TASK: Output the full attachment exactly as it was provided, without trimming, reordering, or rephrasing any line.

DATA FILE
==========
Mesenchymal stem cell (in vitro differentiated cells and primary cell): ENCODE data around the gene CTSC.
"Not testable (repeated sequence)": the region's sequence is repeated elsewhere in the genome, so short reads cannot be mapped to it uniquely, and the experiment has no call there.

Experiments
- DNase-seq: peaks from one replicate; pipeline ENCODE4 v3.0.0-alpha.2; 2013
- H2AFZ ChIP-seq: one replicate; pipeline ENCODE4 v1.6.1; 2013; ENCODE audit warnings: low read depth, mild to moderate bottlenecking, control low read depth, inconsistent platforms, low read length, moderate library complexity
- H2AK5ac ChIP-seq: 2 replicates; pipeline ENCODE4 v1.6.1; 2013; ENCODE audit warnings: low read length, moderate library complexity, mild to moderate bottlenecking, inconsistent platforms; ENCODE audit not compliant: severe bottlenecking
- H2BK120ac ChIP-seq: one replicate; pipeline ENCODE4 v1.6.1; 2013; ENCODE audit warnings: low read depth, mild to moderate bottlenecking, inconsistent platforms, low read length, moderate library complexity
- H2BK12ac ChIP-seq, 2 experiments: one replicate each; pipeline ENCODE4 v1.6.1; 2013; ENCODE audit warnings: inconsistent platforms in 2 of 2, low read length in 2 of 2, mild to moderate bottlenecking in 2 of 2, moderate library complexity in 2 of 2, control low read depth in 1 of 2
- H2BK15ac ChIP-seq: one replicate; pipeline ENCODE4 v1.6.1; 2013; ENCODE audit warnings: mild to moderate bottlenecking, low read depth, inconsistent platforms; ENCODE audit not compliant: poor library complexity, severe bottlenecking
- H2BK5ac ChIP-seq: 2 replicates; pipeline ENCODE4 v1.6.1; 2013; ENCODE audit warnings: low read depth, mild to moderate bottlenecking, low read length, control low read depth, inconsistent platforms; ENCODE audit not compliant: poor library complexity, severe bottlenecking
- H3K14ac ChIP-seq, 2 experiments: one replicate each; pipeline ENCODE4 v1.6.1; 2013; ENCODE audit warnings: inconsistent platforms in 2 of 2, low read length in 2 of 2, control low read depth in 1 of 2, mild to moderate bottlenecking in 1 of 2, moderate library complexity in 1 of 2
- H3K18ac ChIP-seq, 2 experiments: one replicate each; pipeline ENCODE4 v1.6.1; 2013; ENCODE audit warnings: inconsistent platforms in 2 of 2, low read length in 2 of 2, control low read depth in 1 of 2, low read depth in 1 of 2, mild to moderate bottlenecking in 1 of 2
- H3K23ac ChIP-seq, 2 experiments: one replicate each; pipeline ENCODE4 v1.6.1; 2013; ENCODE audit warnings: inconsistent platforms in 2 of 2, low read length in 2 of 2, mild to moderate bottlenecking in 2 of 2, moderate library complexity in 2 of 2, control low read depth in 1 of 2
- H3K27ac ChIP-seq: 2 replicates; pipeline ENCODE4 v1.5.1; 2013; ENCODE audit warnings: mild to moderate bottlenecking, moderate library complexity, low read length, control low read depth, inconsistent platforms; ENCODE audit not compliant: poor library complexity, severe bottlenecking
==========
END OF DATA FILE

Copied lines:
Mesenchymal stem cell (in vitro differentiated cells and primary cell): ENCODE data around the gene CTSC.
"Not testable (repeated sequence)": the region's sequence is repeated elsewhere in the genome, so short reads cannot be mapped to it uniquely, and the experiment has no call there.

Experiments
- DNase-seq: peaks from one replicate; pipeline ENCODE4 v3.0.0-alpha.2; 2013
- H2AFZ ChIP-seq: one replicate; pipeline ENCODE4 v1.6.1; 2013; ENCODE audit warnings: low read depth, mild to moderate bottlenecking, control low read depth, inconsistent platforms, low read length, moderate library complexity
- H2AK5ac ChIP-seq: 2 replicates; pipeline ENCODE4 v1.6.1; 2013; ENCODE audit warnings: low read length, moderate library complexity, mild to moderate bottlenecking, inconsistent platforms; ENCODE audit not compliant: severe bottlenecking
- H2BK120ac ChIP-seq: one replicate; pipeline ENCODE4 v1.6.1; 2013; ENCODE audit warnings: low read depth, mild to moderate bottlenecking, inconsistent platforms, low read length, moderate library complexity
- H2BK12ac ChIP-seq, 2 experiments: one replicate each; pipeline ENCODE4 v1.6.1; 2013; ENCODE audit warnings: inconsistent platforms in 2 of 2, low read length in 2 of 2, mild to moderate bottlenecking in 2 of 2, moderate library complexity in 2 of 2, control low read depth in 1 of 2
- H2BK15ac ChIP-seq: one replicate; pipeline ENCODE4 v1.6.1; 2013; ENCODE audit warnings: mild to moderate bottlenecking, low read depth, inconsistent platforms; ENCODE audit not compliant: poor library complexity, severe bottlenecking
- H2BK5ac ChIP-seq: 2 replicates; pipeline ENCODE4 v1.6.1; 2013; ENCODE audit warnings: low read depth, mild to moderate bottlenecking, low read length, control low read depth, inconsistent platforms; ENCODE audit not compliant: poor library complexity, severe bottlenecking
- H3K14ac ChIP-seq, 2 experiments: one replicate each; pipeline ENCODE4 v1.6.1; 2013; ENCODE audit warnings: inconsistent platforms in 2 of 2, low read length in 2 of 2, control low read depth in 1 of 2, mild to moderate bottlenecking in 1 of 2, moderate library complexity in 1 of 2
- H3K18ac ChIP-seq, 2 experiments: one replicate each; pipeline ENCODE4 v1.6.1; 2013; ENCODE audit warnings: inconsistent platforms in 2 of 2, low read length in 2 of 2, control low read depth in 1 of 2, low read depth in 1 of 2, mild to moderate bottlenecking in 1 of 2
- H3K23ac ChIP-seq, 2 experiments: one replicate each; pipeline ENCODE4 v1.6.1; 2013; ENCODE audit warnings: inconsistent platforms in 2 of 2, low read length in 2 of 2, mild to moderate bottlenecking in 2 of 2, moderate library complexity in 2 of 2, control low read depth in 1 of 2
- H3K27ac ChIP-seq: 2 replicates; pipeline ENCODE4 v1.5.1; 2013; ENCODE audit warnings: mild to moderate bottlenecking, moderate library complexity, low read length, control low read depth, inconsistent platforms; ENCODE audit not compliant: poor library complexity, severe bottlenecking